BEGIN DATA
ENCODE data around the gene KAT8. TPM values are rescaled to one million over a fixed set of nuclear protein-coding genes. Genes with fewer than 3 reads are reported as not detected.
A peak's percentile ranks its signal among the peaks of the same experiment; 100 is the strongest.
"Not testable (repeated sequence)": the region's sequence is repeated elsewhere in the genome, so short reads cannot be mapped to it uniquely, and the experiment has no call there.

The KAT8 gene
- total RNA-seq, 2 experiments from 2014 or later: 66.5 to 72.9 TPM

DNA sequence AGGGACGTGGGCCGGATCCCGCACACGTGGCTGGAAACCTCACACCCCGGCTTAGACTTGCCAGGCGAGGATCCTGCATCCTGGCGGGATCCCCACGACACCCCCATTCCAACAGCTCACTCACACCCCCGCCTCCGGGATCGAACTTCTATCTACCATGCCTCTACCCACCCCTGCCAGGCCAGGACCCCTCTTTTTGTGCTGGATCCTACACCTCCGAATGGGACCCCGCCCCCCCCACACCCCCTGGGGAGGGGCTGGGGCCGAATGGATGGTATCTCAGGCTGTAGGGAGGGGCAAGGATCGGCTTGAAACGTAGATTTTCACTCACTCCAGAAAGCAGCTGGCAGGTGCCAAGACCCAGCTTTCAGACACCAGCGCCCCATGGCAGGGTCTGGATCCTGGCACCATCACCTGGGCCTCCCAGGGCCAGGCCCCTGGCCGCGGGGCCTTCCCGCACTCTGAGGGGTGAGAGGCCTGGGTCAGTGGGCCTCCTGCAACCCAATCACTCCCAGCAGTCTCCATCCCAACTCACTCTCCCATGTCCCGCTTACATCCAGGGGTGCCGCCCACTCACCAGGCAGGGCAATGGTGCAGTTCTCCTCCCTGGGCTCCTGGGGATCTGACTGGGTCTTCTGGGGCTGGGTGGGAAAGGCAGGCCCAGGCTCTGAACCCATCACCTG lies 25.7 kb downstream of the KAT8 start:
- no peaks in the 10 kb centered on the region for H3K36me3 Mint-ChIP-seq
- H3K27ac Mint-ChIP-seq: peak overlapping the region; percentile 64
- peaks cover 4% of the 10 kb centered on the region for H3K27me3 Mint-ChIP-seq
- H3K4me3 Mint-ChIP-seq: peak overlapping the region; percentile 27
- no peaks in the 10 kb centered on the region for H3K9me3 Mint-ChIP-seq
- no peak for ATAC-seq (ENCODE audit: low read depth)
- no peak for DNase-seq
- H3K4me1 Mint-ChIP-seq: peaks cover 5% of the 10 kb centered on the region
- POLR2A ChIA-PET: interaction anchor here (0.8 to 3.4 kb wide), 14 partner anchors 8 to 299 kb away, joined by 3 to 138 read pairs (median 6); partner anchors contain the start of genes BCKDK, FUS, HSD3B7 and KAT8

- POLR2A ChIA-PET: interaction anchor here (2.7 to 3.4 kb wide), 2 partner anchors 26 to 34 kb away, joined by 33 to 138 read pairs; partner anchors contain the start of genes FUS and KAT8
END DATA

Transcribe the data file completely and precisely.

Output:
ENCODE data around the gene KAT8. TPM values are rescaled to one million over a fixed set of nuclear protein-coding genes. Genes with fewer than 3 reads are reported as not detected.
A peak's percentile ranks its signal among the peaks of the same experiment; 100 is the strongest.
"Not testable (repeated sequence)": the region's sequence is repeated elsewhere in the genome, so short reads cannot be mapped to it uniquely, and the experiment has no call there.

The KAT8 gene
- total RNA-seq, 2 experiments from 2014 or later: 66.5 to 72.9 TPM

DNA sequence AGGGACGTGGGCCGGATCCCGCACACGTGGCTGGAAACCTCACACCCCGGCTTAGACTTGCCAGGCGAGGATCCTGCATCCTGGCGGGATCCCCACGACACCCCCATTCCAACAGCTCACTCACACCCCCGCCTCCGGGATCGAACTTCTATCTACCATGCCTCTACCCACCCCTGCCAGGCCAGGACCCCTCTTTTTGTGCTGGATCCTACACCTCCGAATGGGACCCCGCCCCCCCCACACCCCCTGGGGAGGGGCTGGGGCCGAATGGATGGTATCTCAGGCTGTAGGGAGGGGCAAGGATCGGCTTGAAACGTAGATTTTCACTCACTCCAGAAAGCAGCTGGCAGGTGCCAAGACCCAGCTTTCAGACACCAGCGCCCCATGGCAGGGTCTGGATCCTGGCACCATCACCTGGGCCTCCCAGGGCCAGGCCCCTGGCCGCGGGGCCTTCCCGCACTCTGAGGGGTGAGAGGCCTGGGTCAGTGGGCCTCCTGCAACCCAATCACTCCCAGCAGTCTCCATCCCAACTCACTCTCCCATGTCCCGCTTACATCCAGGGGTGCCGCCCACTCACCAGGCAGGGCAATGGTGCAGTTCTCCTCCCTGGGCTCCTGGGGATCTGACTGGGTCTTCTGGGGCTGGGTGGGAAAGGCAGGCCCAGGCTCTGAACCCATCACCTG lies 25.7 kb downstream of the KAT8 start:
- no peaks in the 10 kb centered on the region for H3K36me3 Mint-ChIP-seq
- H3K27ac Mint-ChIP-seq: peak overlapping the region; percentile 64
- peaks cover 4% of the 10 kb centered on the region for H3K27me3 Mint-ChIP-seq
- H3K4me3 Mint-ChIP-seq: peak overlapping the region; percentile 27
- no peaks in the 10 kb centered on the region for H3K9me3 Mint-ChIP-seq
- no peak for ATAC-seq (ENCODE audit: low read depth)
- no peak for DNase-seq
- H3K4me1 Mint-ChIP-seq: peaks cover 5% of the 10 kb centered on the region
- POLR2A ChIA-PET: interaction anchor here (0.8 to 3.4 kb wide), 14 partner anchors 8 to 299 kb away, joined by 3 to 138 read pairs (median 6); partner anchors contain the start of genes BCKDK, FUS, HSD3B7 and KAT8

- POLR2A ChIA-PET: interaction anchor here (2.7 to 3.4 kb wide), 2 partner anchors 26 to 34 kb away, joined by 33 to 138 read pairs; partner anchors contain the start of genes FUS and KAT8